More than 500 teachers called in sick Friday in the Oakland Unified School District, prompting the closure of 12 schools and affecting thousands of students, a district spokesman said.

The sickout led to the closure of nine high schools, two middle schools and one elementary school. Most parents were notified Thursday night of the pending action by the teachers’ union, the Oakland Education Association.

But for students who did not hear, they were sent home if they arrived at a school that was closed for instruction Friday.

“We don’t want to see a sickout,” district spokesman John Sasaki said at a news briefing Friday afternoon.

The 503 teachers that called in sick is about two and a half to three times what is typical. The district’s 80 schools employ about 2,350 teachers.

District officials said it creates a less stable environment for school children and also creates problems for families who may have trouble finding child care. The Oakland Education Association was unavailable early Friday afternoon to comment.

The schools that were closed were Garfield Elementary School, West Oakland Middle School, United for Success Academy, Madison Park Academy Secondary, Coliseum College Prep Academy, Life Academy, Fremont High School, Oakland Technical High School, Skyline High School, MetWest, Oakland International High School, and Ralph J. Bunche High School.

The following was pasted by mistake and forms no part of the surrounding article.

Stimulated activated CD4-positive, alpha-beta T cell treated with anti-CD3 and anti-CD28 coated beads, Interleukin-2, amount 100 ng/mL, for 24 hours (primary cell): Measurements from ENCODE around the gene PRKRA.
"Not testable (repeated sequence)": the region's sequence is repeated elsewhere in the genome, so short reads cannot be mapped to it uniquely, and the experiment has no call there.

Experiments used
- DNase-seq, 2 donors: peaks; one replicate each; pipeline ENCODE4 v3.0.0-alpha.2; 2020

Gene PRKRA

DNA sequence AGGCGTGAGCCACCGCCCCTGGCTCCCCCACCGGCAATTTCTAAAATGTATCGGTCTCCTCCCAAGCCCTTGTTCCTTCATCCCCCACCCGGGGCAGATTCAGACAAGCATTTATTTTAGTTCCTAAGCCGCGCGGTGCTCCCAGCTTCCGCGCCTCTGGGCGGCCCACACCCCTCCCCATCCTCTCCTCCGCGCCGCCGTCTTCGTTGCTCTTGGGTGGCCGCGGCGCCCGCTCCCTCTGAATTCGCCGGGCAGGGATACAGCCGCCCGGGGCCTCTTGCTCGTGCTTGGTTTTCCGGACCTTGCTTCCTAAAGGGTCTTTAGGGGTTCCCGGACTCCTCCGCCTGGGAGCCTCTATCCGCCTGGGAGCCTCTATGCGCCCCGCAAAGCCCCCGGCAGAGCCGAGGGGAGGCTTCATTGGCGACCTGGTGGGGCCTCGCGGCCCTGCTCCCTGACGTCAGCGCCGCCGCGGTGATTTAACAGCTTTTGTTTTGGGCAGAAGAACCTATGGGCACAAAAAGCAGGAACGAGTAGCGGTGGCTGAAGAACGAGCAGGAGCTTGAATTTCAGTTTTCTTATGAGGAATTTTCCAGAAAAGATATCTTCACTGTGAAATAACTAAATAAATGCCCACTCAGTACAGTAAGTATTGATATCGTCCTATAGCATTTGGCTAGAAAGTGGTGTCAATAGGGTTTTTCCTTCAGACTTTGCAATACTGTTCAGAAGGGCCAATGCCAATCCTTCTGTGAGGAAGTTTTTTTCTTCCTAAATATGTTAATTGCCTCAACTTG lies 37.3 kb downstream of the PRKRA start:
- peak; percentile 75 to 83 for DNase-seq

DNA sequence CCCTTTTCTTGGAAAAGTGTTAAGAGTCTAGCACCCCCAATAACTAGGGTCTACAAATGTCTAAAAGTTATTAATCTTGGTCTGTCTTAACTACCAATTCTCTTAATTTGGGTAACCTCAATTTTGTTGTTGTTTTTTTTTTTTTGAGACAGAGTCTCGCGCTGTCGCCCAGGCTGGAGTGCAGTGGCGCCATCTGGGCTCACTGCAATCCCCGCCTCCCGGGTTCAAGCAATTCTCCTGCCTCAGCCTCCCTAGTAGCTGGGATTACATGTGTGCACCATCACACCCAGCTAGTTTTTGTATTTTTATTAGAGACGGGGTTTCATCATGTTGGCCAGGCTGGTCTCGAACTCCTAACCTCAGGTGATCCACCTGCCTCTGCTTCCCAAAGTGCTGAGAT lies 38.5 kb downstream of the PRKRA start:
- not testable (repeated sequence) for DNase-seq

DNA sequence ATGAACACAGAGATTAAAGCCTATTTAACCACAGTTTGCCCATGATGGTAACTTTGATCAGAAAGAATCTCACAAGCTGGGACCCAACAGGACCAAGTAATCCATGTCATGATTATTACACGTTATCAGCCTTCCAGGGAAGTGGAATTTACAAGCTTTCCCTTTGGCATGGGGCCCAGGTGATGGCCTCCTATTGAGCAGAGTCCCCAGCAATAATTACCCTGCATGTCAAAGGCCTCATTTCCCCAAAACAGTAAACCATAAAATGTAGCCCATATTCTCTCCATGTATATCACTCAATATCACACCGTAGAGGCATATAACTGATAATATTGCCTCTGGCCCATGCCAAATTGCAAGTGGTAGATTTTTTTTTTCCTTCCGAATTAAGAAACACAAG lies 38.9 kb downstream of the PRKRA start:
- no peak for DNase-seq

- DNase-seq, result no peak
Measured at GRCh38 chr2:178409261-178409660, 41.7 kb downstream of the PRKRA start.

The school district has 80 schools. About 8,400 students were affected by the sickout.

District officials believe they are meeting the demands laid out by the teachers’ union, which allegedly organized the sickout, and said things will be back to normal Monday.

Concerns about COVID

The union reportedly wants N95/KN95 masks for all staff and students. Masks for staff were being delivered Thursday and Friday and masks have been ordered for students, Sasaki said.

The district reached a tentative agreement Thursday with the teachers’ union to provide extended leave to teachers that contract COVID-19.

Additionally, Sasaki said schools have air purifiers in each classroom and all heating, ventilation, and air conditioning systems have upgraded filters.

If it hasn’t happened already, district officials are working on meeting the demands of the union, Sasaki said. He urged everyone in the district to get vaccinated and boosted.

“It really is time to do that,” he said.

District officials have no plans to make instruction virtual again. Sasaki said the district cannot do so because it doesn’t have the permission of state officials.

The 503 teachers that called in sick is about double the amount the district has seen each day this week and two and a half to three times what is typical, Sasaki said. The district’s 80 schools employ about 2,350 teachers.

The attendance records for the students who were told to stay or go home Friday won’t be affected negatively, Sasaki said. He likened Friday to a “snow” day or “smoke” day.